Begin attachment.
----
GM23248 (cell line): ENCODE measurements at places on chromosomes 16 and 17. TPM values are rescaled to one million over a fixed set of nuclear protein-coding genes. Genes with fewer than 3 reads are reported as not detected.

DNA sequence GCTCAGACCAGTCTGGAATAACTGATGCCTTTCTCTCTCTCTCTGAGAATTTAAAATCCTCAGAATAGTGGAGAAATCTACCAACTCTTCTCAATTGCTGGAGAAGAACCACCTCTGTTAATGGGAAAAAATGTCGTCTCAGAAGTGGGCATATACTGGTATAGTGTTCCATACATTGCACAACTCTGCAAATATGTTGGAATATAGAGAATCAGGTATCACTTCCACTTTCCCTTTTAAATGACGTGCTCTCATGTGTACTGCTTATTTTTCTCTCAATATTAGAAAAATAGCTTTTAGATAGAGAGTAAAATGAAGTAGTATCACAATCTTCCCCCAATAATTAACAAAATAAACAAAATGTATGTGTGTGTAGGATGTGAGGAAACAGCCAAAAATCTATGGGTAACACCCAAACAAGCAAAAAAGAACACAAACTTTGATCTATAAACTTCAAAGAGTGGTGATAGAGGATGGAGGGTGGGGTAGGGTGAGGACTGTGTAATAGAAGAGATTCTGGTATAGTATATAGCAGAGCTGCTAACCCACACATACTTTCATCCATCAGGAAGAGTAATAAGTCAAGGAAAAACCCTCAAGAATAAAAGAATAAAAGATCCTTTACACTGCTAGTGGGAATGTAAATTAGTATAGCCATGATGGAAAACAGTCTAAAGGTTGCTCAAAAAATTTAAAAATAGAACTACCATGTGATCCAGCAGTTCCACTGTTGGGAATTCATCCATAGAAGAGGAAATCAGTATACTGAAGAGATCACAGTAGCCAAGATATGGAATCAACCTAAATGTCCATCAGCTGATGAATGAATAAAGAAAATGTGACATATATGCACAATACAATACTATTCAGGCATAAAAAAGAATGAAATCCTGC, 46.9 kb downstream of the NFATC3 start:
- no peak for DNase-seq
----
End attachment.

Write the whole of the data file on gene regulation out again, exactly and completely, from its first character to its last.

GM23248 (cell line): ENCODE measurements at places on chromosomes 16 and 17. TPM values are rescaled to one million over a fixed set of nuclear protein-coding genes. Genes with fewer than 3 reads are reported as not detected.

DNA sequence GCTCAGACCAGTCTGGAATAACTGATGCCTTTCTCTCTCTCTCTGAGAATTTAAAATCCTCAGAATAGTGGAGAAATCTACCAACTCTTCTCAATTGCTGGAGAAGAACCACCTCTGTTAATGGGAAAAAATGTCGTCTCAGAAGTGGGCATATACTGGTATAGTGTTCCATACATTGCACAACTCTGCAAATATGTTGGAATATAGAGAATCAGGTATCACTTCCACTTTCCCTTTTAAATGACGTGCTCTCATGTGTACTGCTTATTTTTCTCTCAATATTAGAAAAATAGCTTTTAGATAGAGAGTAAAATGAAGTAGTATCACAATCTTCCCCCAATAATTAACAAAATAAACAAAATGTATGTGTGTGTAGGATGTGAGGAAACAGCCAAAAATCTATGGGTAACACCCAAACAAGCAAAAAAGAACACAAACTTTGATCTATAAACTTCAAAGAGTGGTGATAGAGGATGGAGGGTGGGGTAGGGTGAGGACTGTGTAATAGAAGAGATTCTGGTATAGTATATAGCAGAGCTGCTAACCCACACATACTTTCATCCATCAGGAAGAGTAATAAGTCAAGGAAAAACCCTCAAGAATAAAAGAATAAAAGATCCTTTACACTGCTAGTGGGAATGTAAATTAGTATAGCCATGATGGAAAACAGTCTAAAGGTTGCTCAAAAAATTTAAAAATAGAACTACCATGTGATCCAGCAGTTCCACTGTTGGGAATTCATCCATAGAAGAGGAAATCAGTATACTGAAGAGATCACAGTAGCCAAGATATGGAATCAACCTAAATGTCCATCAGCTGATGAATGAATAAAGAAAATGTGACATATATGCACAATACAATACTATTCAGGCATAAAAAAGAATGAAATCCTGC, 46.9 kb downstream of the NFATC3 start:
- no peak for DNase-seq